While the acknowledgement and acceptance of mental health is becoming increasingly relevant in today’s society, there are still underlaying issues which need to be addressed – in particular, the mental health of students.
The recognition of mental health and the struggles people face has been a significant positive movement for our society and has helped many people feel they have a chance to speak out and get help.
However, while this improvement has allowed mental health to have a platform in which to bring people’s attention to the issues surrounding it, there is still a lack of action. As reported by many students, it is increasingly familiar and easy to relate to what others endure when in education, and while colleges and universities are becoming increasingly aware of the importance of mental health and are actively making changes, many have seen that things are not progressing in the right direction fast enough.
What is affecting the mental health of students?
– Hard to meet deadlines
– Lack of support at home and at college/university
– Maintaining a social life while balancing lots of course work and a job
– Lack of resources
– Social Media
– Lack of personal connection
– Financial struggles
– Meeting new people
– Maintaining past lifestyles, relationships, hobbies
There are many factors which influence everyone’s mental health, but these factors are particularly evident in students’ health. Not only is the change from college life to university life a big leap which can cause one to feel alone and homesick, but when partnered with the stress of deadlines, creating a new life, and maintaining your own finances, the exciting change can become a daunting one.
Even the jump from secondary school to college is one filled with anxiety over the next big step in your life. Even though this anxiety and nervousness is experienced by practically every student on some level, it cannot be disregarded as a factor which could lead to a struggling mind.
What can I do to manage my mental health?
Dealing with new situations is a part of life that everyone will have to experience at some point, but this does not mean that students have to struggle in silence – this is one of the many factors that colleges/universities need to acknowledge and help.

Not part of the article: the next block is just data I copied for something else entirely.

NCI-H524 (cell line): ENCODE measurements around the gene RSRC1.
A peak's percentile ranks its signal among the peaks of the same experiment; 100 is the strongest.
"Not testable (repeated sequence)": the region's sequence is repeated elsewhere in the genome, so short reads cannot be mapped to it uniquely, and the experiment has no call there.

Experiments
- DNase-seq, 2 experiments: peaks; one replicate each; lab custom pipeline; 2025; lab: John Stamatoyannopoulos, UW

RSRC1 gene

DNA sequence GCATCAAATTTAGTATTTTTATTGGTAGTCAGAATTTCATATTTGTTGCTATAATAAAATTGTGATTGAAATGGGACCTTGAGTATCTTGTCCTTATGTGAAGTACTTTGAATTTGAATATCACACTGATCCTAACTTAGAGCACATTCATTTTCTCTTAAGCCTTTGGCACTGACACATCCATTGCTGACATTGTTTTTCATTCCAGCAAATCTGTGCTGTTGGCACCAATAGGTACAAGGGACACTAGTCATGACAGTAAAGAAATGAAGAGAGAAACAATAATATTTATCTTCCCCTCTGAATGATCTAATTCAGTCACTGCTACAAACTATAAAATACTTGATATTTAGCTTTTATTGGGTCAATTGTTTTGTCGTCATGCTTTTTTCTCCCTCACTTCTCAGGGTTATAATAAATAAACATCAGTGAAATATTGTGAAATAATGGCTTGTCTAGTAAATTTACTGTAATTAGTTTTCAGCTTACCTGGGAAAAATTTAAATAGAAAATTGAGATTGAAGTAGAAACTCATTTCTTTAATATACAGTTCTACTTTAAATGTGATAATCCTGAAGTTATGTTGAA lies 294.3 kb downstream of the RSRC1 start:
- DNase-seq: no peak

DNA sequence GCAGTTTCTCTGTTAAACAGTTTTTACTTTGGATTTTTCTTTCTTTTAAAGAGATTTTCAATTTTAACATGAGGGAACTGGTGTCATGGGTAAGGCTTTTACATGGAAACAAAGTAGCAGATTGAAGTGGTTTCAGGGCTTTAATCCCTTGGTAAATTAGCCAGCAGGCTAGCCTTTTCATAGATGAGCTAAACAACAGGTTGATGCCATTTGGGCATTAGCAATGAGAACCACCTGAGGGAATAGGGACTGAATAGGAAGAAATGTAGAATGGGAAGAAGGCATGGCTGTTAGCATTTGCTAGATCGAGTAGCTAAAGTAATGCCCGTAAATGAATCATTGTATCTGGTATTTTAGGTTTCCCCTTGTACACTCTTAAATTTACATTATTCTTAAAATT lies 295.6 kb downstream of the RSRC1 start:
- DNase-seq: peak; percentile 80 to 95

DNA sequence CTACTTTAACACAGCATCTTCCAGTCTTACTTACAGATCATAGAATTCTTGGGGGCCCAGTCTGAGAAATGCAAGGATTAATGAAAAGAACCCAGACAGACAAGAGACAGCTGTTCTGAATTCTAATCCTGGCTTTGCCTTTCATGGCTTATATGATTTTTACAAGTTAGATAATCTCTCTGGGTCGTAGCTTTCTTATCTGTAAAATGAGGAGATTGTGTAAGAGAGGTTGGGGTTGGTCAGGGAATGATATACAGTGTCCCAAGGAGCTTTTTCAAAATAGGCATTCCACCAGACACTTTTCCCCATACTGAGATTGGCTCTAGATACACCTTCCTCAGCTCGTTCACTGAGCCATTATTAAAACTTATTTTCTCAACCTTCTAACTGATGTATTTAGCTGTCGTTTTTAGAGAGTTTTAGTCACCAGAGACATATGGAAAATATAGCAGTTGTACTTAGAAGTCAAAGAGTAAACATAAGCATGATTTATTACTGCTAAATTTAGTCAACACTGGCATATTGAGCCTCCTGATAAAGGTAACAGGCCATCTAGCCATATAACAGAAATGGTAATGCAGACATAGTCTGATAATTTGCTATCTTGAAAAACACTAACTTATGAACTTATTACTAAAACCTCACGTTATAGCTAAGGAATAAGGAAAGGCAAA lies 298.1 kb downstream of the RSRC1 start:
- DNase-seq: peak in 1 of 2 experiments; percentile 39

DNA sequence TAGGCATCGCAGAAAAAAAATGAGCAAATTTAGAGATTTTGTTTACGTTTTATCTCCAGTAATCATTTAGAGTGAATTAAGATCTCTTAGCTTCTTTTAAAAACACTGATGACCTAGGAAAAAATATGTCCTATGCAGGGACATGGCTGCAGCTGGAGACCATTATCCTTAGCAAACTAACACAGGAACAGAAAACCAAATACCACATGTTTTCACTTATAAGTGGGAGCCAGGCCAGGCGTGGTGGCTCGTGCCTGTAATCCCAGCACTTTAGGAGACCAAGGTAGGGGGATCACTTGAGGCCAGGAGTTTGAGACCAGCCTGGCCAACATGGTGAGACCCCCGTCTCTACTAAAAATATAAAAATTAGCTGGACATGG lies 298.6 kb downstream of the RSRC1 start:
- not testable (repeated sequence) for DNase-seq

While many places of education and work places moving in the right direction by educating their students on the importance of mental health with assemblies and mental health weeks, there is still a lack of intimacy and personal care in these assemblies.
It has been reported from students that many presentations through their years in education about the dangers of poor mental health and ways to combat it, that nearly every one has been the same words repeated again and again on differing PowerPoint slides.
While these presentations are important, especially in the earlier years of education, to teach young children about the importance of mental health and to help them understand what they are feeling, the repetition of statistics and figures year after year does not qualify as significant action in the support of student mental health.
What is being done?
While the presentations and lectures are an important part of the battle against poor mental health, they cannot be the only factor used by places of education. A more personal approach needs to be taken for students not to feel isolated and alone during their times of struggle.
Sometimes the promise of seeing a counsellor can be scary and the idea of actually talking to a professional can make one feel embarrassed and dismiss their worries as not being serious enough to need professional help, but there are charities who are offering free mental health services for young people that include one-to-one counselling, which is seen as a more personable approach.
One way some educational institutions combat this feeling of insecurity surrounding talking to a professional, is by using other methods such as having sessions with emotional support dogs during exam season.
Exam periods are times of extreme stress for the majority of students and so the opportunity for them to spend a period of time out of their busy day with dogs is a great way to alleviate stress. This is also a less daunting way for students to speak their mind as they feel they have a companion who will listen and not judge.
However, some places may not be able to have sessions with support animals, so what are some other ways places of education or even students themselves can do to better mental health?